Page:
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By John David Smith, The Charolotte Observer


In “The Long Emancipation,” the distinguished University of Maryland historian Ira Berlin provides an important reinterpretation of “the transformation of millions of men and women from property to person.” Berlin’s “Slaves Without Masters” and “Many Thousands Gone” remain essential works on free blacks in the Old South and the first two centuries of slavery in North America, respectively.

Most writers explain slavery’s abolition as commencing with the “immediatist” abolitionists in the 1830s and culminating with President Abraham Lincoln’s 1863 Emancipation Proclamation.

Within that chronological range historians often debate who – the blacks themselves or Lincoln and his army – actually freed the South’s 4 million slaves.

Berlin challenges both interpretations, arguing “that freedom’s arrival was the product not of a moment or a man, but of a process in which many participated ... a near-century-long process.”

“The demise of slavery was not so much a proclamation as a movement; not so much an occasion as a complex history with multiple players and narratives.” Far from a short linear path, “emancipation’s road was long and bumpy.”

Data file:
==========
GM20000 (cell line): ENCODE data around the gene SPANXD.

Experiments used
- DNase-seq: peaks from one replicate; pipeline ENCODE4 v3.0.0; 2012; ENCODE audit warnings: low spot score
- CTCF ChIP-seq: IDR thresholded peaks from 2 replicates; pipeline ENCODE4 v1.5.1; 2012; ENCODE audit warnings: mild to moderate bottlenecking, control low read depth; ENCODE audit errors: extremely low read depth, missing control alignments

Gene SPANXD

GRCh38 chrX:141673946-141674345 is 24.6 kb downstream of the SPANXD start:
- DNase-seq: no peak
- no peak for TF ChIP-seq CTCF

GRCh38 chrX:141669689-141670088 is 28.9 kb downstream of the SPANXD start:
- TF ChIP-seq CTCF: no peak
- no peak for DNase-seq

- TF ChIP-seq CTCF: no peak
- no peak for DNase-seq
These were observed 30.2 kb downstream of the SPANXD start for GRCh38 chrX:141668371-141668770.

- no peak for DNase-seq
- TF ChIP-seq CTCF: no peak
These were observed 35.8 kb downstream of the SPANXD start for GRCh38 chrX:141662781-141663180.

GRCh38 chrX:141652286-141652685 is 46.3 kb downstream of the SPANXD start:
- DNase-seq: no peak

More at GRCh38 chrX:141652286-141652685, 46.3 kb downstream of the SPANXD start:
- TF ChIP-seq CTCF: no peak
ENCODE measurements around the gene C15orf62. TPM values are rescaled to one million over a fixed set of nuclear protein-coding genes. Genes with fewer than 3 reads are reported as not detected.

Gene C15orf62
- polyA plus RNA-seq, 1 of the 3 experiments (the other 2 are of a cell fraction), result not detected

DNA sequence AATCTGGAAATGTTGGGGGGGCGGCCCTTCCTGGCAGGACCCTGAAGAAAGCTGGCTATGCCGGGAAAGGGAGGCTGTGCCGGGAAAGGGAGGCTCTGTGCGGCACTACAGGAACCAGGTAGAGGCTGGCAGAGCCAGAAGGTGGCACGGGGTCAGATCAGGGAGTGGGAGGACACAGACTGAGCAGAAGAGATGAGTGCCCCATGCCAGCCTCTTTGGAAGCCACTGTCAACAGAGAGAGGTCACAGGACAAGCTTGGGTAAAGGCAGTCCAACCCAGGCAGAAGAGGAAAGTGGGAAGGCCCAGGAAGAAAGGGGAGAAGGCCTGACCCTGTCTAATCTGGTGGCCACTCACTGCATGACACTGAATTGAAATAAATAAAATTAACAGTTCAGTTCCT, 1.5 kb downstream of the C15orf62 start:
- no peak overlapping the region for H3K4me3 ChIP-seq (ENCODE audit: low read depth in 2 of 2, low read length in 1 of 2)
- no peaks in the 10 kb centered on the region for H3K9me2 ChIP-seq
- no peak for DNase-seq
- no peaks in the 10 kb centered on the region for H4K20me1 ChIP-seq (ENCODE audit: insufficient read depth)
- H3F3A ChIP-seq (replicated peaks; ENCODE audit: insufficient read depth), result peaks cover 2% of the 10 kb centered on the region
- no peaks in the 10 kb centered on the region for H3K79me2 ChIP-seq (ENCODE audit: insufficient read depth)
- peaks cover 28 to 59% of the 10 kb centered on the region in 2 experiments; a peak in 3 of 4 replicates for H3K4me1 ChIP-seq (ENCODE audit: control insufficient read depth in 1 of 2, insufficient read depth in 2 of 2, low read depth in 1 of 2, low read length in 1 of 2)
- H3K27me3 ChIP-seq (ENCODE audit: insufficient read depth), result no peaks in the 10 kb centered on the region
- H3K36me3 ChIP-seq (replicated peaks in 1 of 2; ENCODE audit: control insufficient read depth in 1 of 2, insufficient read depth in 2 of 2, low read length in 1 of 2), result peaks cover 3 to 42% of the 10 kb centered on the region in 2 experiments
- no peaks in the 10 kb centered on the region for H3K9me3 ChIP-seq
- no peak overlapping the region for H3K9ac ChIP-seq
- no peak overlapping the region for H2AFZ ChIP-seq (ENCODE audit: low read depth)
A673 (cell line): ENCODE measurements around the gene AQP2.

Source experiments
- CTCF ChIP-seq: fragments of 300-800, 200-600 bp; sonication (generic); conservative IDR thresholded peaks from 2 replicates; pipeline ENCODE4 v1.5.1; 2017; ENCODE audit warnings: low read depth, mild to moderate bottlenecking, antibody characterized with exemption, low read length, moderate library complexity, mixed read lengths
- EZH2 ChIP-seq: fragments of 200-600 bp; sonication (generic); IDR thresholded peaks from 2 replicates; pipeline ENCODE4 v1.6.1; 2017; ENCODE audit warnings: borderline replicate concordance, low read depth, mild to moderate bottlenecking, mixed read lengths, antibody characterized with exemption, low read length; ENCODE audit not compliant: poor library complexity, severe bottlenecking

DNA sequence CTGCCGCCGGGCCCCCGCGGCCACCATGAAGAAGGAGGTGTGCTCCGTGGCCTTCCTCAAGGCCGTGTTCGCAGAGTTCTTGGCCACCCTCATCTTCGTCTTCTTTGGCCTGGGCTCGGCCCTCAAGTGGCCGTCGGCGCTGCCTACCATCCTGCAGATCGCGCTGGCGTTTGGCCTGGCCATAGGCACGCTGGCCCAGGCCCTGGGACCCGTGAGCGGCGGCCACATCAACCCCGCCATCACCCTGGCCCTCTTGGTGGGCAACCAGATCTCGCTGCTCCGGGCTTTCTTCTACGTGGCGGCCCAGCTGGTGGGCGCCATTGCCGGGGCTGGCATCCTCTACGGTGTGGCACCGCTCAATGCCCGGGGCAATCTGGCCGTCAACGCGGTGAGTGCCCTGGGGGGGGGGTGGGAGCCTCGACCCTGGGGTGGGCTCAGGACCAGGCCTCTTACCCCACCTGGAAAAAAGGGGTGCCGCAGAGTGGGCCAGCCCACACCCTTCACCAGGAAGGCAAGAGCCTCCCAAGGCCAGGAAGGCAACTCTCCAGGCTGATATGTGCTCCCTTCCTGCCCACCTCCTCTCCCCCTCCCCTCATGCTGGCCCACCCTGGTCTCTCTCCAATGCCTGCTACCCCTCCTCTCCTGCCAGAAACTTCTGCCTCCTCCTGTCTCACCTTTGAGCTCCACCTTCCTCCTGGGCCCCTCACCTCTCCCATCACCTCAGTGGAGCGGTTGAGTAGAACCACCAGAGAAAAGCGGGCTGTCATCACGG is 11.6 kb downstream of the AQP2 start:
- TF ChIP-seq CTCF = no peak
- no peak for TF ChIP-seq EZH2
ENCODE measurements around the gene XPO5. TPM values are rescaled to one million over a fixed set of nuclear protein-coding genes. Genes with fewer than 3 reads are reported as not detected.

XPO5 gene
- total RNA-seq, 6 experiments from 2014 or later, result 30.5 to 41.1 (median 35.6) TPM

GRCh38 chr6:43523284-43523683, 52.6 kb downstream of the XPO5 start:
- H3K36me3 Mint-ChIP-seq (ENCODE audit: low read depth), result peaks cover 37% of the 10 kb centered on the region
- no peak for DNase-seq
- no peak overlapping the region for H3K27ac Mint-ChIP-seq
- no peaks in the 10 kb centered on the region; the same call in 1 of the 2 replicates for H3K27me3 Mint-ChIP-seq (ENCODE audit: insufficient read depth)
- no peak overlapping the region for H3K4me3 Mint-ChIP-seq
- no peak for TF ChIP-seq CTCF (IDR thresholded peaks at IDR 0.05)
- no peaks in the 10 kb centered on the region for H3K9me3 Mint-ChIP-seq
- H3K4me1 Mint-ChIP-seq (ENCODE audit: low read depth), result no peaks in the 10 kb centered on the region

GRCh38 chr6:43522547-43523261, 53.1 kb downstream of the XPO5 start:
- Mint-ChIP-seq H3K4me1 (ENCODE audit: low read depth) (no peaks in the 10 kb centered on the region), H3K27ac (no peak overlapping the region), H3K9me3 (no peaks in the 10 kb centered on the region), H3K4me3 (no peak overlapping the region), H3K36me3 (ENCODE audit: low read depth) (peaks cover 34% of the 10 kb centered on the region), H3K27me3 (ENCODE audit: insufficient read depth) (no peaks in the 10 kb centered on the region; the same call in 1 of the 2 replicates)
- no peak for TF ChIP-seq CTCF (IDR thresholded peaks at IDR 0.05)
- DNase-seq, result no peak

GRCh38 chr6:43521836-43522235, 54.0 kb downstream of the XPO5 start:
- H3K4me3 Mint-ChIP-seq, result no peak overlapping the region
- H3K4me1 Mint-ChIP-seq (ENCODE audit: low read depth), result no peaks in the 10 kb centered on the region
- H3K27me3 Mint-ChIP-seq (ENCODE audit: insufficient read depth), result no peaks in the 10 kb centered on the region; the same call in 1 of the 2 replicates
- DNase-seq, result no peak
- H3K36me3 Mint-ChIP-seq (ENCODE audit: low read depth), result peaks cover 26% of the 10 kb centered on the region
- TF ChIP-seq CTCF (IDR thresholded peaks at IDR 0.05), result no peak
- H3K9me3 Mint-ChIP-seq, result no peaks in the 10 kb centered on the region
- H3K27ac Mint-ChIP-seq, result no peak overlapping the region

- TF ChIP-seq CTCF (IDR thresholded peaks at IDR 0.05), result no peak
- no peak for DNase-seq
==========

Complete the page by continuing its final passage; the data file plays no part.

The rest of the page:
His identification of emancipation’s “long” history positions Berlin with other historians who extend the chronological boundaries (and complexity) of their subjects. His approach broadens emancipation, “restoring a sense of contingency” to a tangled social and political movement, “and undermining the aura of invincibility that attaches itself to a winning cause.” In charting abolition’s history from the late 18th century until the 1860s, Berlin identifies several distinctive elements that ran through all phases of the movement.

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